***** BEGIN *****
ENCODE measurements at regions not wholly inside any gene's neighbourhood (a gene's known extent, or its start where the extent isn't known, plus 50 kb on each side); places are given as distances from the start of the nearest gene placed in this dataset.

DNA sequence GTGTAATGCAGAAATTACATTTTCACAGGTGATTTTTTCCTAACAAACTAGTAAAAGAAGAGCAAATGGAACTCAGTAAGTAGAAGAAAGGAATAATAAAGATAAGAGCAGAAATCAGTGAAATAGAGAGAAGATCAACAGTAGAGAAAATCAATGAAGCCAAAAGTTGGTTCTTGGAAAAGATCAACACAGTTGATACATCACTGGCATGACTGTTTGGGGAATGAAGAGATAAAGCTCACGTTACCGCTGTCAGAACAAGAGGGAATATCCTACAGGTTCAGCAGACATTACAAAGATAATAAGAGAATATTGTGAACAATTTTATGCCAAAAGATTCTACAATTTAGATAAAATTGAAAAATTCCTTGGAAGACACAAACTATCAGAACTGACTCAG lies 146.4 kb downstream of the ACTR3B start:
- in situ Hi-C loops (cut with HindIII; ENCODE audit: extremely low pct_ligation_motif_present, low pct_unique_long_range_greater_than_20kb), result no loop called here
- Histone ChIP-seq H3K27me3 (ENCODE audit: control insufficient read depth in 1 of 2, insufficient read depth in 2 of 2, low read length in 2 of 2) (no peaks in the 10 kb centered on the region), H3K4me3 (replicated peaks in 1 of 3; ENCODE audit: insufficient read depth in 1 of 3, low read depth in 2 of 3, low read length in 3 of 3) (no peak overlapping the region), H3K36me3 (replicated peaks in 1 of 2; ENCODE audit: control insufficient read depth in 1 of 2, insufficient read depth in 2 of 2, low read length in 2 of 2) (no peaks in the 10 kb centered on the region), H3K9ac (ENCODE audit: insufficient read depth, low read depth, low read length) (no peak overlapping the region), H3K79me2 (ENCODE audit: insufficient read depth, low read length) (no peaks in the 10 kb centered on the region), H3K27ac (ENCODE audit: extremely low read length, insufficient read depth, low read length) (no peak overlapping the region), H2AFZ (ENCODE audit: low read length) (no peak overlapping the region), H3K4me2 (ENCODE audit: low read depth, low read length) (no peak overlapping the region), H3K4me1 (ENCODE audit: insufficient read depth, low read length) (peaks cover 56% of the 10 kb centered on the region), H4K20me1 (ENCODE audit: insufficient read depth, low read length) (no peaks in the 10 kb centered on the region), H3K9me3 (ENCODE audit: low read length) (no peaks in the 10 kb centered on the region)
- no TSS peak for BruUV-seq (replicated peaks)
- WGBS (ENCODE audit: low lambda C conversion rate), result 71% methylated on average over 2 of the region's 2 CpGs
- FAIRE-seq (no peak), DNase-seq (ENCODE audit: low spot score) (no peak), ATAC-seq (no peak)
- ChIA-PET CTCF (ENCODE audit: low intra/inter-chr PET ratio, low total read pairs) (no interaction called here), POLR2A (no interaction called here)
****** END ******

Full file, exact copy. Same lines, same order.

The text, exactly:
ENCODE measurements at regions not wholly inside any gene's neighbourhood (a gene's known extent, or its start where the extent isn't known, plus 50 kb on each side); places are given as distances from the start of the nearest gene placed in this dataset.

DNA sequence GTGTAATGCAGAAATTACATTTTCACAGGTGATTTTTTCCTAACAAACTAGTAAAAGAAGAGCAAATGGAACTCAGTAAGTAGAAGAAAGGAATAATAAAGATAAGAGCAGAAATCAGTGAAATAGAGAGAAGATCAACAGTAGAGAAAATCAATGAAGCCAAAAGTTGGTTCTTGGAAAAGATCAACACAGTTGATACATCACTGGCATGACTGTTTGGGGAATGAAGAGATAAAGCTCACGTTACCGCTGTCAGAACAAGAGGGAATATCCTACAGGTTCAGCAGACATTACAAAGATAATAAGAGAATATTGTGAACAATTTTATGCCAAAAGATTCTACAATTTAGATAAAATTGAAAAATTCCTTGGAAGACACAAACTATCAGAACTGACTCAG lies 146.4 kb downstream of the ACTR3B start:
- in situ Hi-C loops (cut with HindIII; ENCODE audit: extremely low pct_ligation_motif_present, low pct_unique_long_range_greater_than_20kb), result no loop called here
- Histone ChIP-seq H3K27me3 (ENCODE audit: control insufficient read depth in 1 of 2, insufficient read depth in 2 of 2, low read length in 2 of 2) (no peaks in the 10 kb centered on the region), H3K4me3 (replicated peaks in 1 of 3; ENCODE audit: insufficient read depth in 1 of 3, low read depth in 2 of 3, low read length in 3 of 3) (no peak overlapping the region), H3K36me3 (replicated peaks in 1 of 2; ENCODE audit: control insufficient read depth in 1 of 2, insufficient read depth in 2 of 2, low read length in 2 of 2) (no peaks in the 10 kb centered on the region), H3K9ac (ENCODE audit: insufficient read depth, low read depth, low read length) (no peak overlapping the region), H3K79me2 (ENCODE audit: insufficient read depth, low read length) (no peaks in the 10 kb centered on the region), H3K27ac (ENCODE audit: extremely low read length, insufficient read depth, low read length) (no peak overlapping the region), H2AFZ (ENCODE audit: low read length) (no peak overlapping the region), H3K4me2 (ENCODE audit: low read depth, low read length) (no peak overlapping the region), H3K4me1 (ENCODE audit: insufficient read depth, low read length) (peaks cover 56% of the 10 kb centered on the region), H4K20me1 (ENCODE audit: insufficient read depth, low read length) (no peaks in the 10 kb centered on the region), H3K9me3 (ENCODE audit: low read length) (no peaks in the 10 kb centered on the region)
- no TSS peak for BruUV-seq (replicated peaks)
- WGBS (ENCODE audit: low lambda C conversion rate), result 71% methylated on average over 2 of the region's 2 CpGs
- FAIRE-seq (no peak), DNase-seq (ENCODE audit: low spot score) (no peak), ATAC-seq (no peak)
- ChIA-PET CTCF (ENCODE audit: low intra/inter-chr PET ratio, low total read pairs) (no interaction called here), POLR2A (no interaction called here)